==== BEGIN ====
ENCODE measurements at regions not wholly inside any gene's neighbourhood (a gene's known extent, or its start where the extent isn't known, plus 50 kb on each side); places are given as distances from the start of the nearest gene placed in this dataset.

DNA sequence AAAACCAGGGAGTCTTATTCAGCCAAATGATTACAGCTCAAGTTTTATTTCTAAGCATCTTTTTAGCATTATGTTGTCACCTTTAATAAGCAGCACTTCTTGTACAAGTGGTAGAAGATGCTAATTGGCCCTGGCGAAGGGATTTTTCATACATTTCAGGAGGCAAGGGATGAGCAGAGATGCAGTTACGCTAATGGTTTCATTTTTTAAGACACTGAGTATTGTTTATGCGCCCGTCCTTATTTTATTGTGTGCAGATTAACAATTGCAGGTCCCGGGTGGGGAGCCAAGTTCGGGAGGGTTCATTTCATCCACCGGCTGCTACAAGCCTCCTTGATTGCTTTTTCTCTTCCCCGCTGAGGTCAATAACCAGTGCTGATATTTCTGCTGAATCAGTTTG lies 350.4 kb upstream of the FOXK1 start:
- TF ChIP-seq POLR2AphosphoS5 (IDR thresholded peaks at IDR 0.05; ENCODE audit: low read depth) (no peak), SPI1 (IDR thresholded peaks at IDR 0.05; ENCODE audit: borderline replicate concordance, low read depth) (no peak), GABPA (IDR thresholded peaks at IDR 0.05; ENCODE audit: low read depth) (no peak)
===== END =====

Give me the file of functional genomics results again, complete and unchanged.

ENCODE measurements at regions not wholly inside any gene's neighbourhood (a gene's known extent, or its start where the extent isn't known, plus 50 kb on each side); places are given as distances from the start of the nearest gene placed in this dataset.

DNA sequence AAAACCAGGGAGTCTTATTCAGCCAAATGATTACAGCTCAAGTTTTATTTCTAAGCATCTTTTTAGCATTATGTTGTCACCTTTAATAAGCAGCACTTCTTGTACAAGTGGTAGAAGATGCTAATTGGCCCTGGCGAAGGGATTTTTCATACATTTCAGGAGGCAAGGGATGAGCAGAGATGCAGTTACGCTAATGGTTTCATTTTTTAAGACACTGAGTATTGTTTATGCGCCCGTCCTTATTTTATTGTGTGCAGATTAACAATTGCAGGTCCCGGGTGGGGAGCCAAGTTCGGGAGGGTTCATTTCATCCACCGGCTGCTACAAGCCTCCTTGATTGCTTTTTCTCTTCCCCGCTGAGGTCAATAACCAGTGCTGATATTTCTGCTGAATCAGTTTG lies 350.4 kb upstream of the FOXK1 start:
- TF ChIP-seq POLR2AphosphoS5 (IDR thresholded peaks at IDR 0.05; ENCODE audit: low read depth) (no peak), SPI1 (IDR thresholded peaks at IDR 0.05; ENCODE audit: borderline replicate concordance, low read depth) (no peak), GABPA (IDR thresholded peaks at IDR 0.05; ENCODE audit: low read depth) (no peak)